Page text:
• The Raman-active material nano-particles 210 located near or adjacent to the substance 310 is to enhance the production of Raman scattered light 308 from the substance 310 by concentrating or otherwise enhancing an electromagnetic field in or around the substance 310. In this regard, the likelihood that the substance 310 will produce sufficiently strong Raman scattered light 308 to be detected by the detector 304 and processed will thus also be increased.
  • Although the Raman scattered light 308 has been depicted as being directed toward the detector 304, the Raman scattered light 308 is emitted in multiple directions. In this regard, some of the Raman scattered light 308 may be directed into the body 102, which, in one example, comprises an optical waveguide. More particularly, for instance, Raman scattered light 308 may be generated in the body 102 as a result of the substance 310 coupling to the evanescent field of a waveguide mode. In these instances, the detector 304 may be positioned to detect the waves generated in the body 102 from the Raman scattered light 308. In any regard, the 308 may include a filter to filter out light originating from the illumination source 302, for instance, through use of a grating-based monochrometer or interference filters. The detector 304 may alternatively be positioned at other locations with respect to the nano-fingers 110, for instance, below the body 102 in FIG. 3.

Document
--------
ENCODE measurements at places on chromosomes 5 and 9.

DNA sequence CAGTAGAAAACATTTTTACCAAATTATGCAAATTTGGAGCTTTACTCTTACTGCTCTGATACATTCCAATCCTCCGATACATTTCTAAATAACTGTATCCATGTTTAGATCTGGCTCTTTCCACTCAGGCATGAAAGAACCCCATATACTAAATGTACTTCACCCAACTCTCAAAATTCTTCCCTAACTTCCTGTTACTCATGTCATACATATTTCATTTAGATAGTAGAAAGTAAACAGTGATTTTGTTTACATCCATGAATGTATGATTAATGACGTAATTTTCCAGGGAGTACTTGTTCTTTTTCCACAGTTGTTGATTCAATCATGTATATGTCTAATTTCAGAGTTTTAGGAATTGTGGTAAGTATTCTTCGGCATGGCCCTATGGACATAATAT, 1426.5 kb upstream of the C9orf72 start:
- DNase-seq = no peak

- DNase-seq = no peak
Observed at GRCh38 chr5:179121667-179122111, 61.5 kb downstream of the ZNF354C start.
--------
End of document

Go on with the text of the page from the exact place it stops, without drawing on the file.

• In any regard, the detector 304 is generally to convert the Raman scattered light 308 emitted from the substance 310 into electrical signals. In some examples, the detector 304 is to output the electrical signals to other components (not shown) that are to process the electrical signals, such as, a computing device. In other examples, the detector 304 is equipped with the processing capabilities.